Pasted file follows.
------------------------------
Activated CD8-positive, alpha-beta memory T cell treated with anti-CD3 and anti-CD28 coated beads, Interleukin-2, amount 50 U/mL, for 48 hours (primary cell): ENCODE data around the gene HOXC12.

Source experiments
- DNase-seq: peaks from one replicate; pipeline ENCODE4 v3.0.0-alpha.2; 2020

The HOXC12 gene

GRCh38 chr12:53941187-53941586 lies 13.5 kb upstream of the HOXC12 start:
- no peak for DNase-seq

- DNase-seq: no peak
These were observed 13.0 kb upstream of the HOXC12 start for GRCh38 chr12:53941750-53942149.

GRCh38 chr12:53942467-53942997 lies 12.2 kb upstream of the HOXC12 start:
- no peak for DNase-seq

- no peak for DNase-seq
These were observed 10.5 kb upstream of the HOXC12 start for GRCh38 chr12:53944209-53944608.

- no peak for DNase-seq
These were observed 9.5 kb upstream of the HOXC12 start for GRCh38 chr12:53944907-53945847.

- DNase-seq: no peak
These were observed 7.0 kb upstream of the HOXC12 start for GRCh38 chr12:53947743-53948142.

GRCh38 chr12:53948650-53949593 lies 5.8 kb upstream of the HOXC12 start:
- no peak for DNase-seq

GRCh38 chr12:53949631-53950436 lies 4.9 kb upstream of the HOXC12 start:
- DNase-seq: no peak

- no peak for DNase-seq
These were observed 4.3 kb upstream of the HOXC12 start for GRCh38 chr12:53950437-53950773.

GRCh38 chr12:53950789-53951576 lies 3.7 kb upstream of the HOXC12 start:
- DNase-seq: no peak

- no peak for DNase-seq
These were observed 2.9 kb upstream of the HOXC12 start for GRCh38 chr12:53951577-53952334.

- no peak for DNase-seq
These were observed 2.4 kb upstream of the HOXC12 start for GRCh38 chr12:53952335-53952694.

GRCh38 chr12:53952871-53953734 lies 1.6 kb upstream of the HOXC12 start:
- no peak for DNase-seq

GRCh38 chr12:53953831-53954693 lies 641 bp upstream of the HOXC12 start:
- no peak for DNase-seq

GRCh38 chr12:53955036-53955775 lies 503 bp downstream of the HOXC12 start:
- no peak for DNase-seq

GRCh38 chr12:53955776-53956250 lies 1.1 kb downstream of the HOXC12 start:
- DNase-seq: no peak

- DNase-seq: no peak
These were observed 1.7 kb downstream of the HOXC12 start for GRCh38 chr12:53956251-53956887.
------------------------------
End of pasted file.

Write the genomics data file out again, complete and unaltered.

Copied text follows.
Activated CD8-positive, alpha-beta memory T cell treated with anti-CD3 and anti-CD28 coated beads, Interleukin-2, amount 50 U/mL, for 48 hours (primary cell): ENCODE data around the gene HOXC12.

Source experiments
- DNase-seq: peaks from one replicate; pipeline ENCODE4 v3.0.0-alpha.2; 2020

The HOXC12 gene

GRCh38 chr12:53941187-53941586 lies 13.5 kb upstream of the HOXC12 start:
- no peak for DNase-seq

- DNase-seq: no peak
These were observed 13.0 kb upstream of the HOXC12 start for GRCh38 chr12:53941750-53942149.

GRCh38 chr12:53942467-53942997 lies 12.2 kb upstream of the HOXC12 start:
- no peak for DNase-seq

- no peak for DNase-seq
These were observed 10.5 kb upstream of the HOXC12 start for GRCh38 chr12:53944209-53944608.

- no peak for DNase-seq
These were observed 9.5 kb upstream of the HOXC12 start for GRCh38 chr12:53944907-53945847.

- DNase-seq: no peak
These were observed 7.0 kb upstream of the HOXC12 start for GRCh38 chr12:53947743-53948142.

GRCh38 chr12:53948650-53949593 lies 5.8 kb upstream of the HOXC12 start:
- no peak for DNase-seq

GRCh38 chr12:53949631-53950436 lies 4.9 kb upstream of the HOXC12 start:
- DNase-seq: no peak

- no peak for DNase-seq
These were observed 4.3 kb upstream of the HOXC12 start for GRCh38 chr12:53950437-53950773.

GRCh38 chr12:53950789-53951576 lies 3.7 kb upstream of the HOXC12 start:
- DNase-seq: no peak

- no peak for DNase-seq
These were observed 2.9 kb upstream of the HOXC12 start for GRCh38 chr12:53951577-53952334.

- no peak for DNase-seq
These were observed 2.4 kb upstream of the HOXC12 start for GRCh38 chr12:53952335-53952694.

GRCh38 chr12:53952871-53953734 lies 1.6 kb upstream of the HOXC12 start:
- no peak for DNase-seq

GRCh38 chr12:53953831-53954693 lies 641 bp upstream of the HOXC12 start:
- no peak for DNase-seq

GRCh38 chr12:53955036-53955775 lies 503 bp downstream of the HOXC12 start:
- no peak for DNase-seq

GRCh38 chr12:53955776-53956250 lies 1.1 kb downstream of the HOXC12 start:
- DNase-seq: no peak

- DNase-seq: no peak
These were observed 1.7 kb downstream of the HOXC12 start for GRCh38 chr12:53956251-53956887.